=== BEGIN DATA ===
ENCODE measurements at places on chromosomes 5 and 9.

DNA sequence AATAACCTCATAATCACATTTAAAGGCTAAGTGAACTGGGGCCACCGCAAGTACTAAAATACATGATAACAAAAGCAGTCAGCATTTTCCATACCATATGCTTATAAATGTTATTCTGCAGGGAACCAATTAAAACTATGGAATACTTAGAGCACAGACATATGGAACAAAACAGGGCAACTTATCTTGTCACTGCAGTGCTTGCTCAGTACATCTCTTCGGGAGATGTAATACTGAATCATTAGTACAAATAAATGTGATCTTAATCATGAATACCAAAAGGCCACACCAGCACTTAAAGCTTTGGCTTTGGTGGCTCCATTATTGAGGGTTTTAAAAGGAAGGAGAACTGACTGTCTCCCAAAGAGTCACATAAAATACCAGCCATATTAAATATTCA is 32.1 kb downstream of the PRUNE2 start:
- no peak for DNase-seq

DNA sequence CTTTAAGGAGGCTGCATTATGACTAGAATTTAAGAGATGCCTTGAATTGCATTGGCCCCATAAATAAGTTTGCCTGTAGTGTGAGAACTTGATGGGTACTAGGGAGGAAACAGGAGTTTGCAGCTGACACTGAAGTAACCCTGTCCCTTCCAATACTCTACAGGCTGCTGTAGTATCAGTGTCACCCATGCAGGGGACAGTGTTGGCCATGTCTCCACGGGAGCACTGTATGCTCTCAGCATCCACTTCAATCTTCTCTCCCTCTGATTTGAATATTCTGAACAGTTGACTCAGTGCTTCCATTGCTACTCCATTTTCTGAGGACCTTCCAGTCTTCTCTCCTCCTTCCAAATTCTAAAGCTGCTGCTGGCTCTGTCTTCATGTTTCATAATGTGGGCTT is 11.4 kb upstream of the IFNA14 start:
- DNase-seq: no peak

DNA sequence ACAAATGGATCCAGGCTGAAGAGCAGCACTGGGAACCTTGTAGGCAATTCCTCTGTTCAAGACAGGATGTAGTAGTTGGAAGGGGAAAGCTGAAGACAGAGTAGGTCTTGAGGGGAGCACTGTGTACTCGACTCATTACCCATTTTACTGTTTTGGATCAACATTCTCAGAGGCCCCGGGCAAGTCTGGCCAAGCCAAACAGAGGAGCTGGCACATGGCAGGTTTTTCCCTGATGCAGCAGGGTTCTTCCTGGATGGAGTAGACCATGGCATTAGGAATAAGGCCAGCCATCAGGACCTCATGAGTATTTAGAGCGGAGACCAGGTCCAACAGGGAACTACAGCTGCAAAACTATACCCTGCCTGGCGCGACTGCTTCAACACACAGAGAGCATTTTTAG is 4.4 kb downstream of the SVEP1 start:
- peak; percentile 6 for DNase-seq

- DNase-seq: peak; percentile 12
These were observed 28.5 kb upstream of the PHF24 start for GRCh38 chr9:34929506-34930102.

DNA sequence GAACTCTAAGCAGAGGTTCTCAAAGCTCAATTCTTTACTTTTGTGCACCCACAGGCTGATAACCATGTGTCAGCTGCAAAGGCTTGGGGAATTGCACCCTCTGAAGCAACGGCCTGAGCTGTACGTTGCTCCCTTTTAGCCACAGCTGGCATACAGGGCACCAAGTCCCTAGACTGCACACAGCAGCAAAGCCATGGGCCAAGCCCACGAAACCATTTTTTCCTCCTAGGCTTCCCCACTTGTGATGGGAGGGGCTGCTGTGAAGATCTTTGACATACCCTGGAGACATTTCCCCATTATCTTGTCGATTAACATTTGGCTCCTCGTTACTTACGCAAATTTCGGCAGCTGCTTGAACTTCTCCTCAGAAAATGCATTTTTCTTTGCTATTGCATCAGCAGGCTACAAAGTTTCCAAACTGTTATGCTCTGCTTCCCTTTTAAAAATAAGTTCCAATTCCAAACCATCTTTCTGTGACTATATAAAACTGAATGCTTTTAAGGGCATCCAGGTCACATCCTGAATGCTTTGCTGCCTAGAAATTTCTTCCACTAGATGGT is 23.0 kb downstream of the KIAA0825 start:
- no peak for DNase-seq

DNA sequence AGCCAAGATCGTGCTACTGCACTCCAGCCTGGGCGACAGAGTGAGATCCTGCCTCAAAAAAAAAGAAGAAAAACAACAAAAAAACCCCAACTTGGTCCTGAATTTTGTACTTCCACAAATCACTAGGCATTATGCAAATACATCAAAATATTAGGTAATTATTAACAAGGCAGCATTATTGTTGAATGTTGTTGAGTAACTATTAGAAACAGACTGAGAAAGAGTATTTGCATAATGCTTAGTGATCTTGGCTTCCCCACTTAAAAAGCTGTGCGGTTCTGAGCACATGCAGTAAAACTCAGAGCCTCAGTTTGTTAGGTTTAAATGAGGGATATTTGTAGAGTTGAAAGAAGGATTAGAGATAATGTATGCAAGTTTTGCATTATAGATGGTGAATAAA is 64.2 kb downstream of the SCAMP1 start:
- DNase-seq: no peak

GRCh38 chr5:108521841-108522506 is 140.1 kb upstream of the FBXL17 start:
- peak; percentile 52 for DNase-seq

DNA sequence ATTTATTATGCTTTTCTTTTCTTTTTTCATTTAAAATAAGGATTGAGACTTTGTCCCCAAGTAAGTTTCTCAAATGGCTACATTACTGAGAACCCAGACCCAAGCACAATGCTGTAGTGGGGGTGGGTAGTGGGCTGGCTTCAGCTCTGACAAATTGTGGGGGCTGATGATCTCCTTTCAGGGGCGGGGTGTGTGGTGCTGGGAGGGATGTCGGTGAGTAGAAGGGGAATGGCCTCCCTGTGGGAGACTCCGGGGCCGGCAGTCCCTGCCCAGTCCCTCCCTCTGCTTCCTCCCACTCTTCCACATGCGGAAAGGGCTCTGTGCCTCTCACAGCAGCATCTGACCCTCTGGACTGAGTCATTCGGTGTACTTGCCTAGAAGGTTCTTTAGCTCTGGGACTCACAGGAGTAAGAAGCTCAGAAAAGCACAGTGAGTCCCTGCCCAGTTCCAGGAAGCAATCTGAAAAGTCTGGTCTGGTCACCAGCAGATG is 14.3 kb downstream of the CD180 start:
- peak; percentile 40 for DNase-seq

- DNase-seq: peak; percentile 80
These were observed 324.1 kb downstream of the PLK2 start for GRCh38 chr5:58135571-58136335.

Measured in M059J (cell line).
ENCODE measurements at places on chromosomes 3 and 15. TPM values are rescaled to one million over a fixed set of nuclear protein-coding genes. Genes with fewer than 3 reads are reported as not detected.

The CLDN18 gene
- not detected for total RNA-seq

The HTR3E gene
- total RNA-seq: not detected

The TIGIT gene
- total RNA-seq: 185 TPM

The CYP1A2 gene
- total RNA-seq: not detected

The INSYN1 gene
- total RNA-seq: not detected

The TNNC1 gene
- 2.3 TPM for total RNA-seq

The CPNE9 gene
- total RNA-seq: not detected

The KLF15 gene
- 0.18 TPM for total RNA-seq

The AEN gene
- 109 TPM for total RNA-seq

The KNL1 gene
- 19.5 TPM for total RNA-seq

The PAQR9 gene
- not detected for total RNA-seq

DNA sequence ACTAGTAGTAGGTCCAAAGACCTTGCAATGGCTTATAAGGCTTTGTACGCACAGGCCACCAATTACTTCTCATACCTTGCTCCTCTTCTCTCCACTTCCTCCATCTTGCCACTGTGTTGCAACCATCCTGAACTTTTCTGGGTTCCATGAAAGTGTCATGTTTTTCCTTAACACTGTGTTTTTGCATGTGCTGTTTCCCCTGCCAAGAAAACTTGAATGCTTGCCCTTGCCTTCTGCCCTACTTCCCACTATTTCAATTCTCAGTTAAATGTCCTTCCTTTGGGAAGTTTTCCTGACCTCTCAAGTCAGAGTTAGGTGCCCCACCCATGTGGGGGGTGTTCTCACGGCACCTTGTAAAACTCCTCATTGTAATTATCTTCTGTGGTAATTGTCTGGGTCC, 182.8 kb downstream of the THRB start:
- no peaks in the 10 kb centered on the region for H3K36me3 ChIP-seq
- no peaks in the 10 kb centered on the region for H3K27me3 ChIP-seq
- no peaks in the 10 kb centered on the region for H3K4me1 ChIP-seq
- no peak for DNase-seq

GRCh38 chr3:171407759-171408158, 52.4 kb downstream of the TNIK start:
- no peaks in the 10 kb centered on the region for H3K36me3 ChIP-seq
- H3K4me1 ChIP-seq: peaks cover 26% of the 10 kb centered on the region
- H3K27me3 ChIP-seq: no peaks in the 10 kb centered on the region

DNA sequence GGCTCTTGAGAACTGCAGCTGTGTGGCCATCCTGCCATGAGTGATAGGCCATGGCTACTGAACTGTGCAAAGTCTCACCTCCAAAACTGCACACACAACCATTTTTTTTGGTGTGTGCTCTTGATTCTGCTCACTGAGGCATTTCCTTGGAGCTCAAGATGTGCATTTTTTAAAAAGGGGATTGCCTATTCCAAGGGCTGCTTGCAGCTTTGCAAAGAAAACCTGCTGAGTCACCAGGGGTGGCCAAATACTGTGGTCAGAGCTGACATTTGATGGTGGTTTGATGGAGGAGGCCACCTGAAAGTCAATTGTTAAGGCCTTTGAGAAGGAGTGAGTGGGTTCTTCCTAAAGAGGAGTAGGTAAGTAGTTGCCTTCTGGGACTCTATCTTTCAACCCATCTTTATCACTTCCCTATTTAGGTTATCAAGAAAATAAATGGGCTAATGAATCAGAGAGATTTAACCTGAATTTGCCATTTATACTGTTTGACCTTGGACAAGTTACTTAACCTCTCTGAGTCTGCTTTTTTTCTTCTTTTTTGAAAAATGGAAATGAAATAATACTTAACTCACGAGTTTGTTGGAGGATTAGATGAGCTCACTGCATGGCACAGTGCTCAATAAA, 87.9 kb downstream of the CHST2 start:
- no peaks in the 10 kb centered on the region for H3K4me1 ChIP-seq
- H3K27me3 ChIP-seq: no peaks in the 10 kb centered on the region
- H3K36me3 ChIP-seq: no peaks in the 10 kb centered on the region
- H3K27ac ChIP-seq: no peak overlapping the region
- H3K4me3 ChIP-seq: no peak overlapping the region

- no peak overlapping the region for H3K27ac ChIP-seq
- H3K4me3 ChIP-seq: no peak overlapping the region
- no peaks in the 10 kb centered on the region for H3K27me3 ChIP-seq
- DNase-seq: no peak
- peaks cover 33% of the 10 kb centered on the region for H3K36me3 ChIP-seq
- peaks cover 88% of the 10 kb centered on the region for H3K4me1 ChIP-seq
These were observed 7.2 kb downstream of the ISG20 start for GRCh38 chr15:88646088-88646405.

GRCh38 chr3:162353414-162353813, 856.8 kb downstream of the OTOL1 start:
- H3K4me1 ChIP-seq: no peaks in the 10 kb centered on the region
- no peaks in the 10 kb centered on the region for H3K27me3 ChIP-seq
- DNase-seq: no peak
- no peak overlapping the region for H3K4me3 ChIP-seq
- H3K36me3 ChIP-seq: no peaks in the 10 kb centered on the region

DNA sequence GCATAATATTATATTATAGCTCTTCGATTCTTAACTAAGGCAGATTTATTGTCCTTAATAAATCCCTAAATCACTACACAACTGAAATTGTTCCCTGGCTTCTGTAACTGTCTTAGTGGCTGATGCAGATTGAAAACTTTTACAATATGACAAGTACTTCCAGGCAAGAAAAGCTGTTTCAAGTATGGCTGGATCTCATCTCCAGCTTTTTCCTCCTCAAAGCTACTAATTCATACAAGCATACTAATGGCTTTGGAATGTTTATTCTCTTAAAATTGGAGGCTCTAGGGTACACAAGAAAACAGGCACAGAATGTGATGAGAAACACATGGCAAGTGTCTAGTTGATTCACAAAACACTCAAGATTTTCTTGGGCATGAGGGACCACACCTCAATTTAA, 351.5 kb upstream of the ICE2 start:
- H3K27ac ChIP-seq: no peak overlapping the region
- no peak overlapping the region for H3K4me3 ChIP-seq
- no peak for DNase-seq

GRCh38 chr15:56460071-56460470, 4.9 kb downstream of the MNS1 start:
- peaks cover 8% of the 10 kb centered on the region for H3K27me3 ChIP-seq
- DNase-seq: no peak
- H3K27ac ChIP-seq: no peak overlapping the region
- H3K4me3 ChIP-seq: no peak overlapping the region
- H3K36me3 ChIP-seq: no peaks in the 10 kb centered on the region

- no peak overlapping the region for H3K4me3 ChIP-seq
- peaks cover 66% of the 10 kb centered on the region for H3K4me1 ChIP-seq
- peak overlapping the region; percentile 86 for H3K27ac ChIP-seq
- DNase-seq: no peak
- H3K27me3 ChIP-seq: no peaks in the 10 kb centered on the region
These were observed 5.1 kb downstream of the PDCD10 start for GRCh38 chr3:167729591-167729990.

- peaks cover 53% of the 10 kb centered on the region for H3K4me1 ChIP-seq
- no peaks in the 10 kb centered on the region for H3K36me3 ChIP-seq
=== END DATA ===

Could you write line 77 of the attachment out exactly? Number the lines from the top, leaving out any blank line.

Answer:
- peaks cover 8% of the 10 kb centered on the region for H3K27me3 ChIP-seq